[Boston—Tuesday, 13 October 1863]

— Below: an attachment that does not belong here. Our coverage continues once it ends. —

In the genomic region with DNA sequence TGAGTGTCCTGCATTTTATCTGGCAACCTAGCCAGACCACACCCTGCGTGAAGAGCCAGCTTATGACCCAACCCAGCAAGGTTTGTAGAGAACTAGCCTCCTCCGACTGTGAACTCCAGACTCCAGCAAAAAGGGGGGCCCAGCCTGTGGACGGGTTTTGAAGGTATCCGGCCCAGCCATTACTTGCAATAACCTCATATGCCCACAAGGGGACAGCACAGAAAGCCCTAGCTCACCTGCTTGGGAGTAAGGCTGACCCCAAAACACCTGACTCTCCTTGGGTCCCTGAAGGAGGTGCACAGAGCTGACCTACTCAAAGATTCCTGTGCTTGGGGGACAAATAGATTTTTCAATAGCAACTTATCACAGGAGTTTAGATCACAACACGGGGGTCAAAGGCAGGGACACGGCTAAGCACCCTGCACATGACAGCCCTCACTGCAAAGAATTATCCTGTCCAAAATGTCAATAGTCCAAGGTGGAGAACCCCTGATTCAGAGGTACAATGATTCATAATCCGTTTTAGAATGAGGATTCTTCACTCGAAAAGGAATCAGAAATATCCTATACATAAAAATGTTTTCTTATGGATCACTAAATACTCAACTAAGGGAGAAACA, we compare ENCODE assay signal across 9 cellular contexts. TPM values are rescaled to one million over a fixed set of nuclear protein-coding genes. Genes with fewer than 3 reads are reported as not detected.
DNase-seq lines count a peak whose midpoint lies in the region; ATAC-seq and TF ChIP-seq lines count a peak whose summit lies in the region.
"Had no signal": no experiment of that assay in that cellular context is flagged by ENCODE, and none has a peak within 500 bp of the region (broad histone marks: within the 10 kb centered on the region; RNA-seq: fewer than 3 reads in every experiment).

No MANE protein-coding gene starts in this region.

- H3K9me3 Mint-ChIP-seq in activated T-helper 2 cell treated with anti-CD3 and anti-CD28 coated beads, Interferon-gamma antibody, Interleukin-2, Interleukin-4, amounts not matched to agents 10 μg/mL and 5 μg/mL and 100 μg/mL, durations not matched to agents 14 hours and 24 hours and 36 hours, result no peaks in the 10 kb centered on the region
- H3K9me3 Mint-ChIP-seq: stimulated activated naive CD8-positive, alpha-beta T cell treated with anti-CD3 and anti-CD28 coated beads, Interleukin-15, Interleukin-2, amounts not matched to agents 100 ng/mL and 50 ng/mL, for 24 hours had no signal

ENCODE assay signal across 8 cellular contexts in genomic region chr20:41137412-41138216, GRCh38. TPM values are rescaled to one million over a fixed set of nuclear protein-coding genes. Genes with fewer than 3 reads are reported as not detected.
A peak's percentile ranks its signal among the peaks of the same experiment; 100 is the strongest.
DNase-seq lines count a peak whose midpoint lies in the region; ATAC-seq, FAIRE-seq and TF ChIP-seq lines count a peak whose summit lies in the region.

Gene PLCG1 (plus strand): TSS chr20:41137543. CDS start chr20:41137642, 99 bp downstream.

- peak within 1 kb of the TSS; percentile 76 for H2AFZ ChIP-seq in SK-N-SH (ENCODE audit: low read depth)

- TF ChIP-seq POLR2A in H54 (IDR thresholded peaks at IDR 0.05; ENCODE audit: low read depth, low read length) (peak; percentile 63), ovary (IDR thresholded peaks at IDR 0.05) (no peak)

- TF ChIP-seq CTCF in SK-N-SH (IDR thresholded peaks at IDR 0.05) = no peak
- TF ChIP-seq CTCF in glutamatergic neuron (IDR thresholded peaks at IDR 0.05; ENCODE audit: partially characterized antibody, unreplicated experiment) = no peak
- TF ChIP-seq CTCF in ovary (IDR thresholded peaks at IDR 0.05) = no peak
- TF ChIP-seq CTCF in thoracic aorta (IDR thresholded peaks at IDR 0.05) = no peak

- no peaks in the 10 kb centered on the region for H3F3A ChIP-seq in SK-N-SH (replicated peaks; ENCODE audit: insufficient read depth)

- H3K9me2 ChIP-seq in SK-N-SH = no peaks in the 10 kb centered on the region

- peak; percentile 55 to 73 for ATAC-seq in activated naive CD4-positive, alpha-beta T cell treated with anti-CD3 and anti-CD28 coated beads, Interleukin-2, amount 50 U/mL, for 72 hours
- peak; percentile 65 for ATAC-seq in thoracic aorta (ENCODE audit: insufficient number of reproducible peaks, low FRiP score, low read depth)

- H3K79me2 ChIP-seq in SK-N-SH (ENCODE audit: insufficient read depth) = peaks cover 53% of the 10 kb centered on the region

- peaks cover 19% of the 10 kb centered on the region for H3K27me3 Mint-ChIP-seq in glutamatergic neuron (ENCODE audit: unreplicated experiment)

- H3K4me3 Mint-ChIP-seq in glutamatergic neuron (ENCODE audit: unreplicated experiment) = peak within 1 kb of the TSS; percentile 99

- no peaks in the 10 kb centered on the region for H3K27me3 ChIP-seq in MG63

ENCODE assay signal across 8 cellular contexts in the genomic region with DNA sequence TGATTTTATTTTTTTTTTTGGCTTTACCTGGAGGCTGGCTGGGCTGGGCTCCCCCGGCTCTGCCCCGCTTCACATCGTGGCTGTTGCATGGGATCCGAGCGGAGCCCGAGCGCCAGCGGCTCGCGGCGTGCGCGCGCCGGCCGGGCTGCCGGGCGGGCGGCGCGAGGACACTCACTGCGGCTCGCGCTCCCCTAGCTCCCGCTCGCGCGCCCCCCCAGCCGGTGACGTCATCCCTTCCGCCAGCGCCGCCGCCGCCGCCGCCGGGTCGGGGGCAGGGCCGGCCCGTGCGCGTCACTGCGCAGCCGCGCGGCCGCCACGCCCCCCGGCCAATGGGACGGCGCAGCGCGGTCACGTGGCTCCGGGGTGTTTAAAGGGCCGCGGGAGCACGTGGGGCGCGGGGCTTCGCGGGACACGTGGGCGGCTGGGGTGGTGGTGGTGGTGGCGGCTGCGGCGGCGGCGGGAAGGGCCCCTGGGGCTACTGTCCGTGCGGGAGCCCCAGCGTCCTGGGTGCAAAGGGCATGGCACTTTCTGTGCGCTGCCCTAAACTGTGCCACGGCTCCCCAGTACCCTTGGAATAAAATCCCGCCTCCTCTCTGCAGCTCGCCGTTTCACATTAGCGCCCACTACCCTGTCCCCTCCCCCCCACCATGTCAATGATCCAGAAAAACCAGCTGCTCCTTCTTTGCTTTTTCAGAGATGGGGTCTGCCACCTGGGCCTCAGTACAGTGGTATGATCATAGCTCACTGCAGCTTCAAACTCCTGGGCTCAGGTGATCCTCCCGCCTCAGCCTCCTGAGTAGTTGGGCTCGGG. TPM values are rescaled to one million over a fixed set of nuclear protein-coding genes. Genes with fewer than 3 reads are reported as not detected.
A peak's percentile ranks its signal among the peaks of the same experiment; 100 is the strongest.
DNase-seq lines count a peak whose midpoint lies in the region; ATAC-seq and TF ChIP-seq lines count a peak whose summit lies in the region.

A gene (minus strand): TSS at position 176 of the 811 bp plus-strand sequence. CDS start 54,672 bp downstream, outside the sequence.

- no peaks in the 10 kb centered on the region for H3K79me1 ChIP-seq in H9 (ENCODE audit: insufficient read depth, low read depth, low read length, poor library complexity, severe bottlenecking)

October 13. Took the cars for Lexington at 12 a.m. The day was of the purest autumnal beauty; we drove from L. down to Bedford Springs about 1½ miles. There we found a lake in front of the house quiet and full of sunshine. The keeper of the house came to us while standing by the lake side and offered to row us about. We stepped in and enjoyed a long afternoon of Nature’s truest enchantment. The man had known Thoreau and as we found ourselves on Thoreau’s ground it was natural to talk of him. There were the houses for the musk rats which he describes and the red berries of the black alder and the purple asters he loved so well. We were never tired of watching the brilliant trees and moving clouds reflected in the quiet face of the lake. Occasionally a hawk would move over on still wings but no human sounds were heard until the children came from school. We were delighted to watch some ducks in the pond. They were not wild but they jumped into the pond as soon as they could move and had fed and cared for themselves ever since. How calm and peaceful the scene was! Our guide told us he once sounded Walden pond. Its greatest depth is 110 feet. The water is so clear that the pebbly bottom can be seen at the depth of 30 feet.

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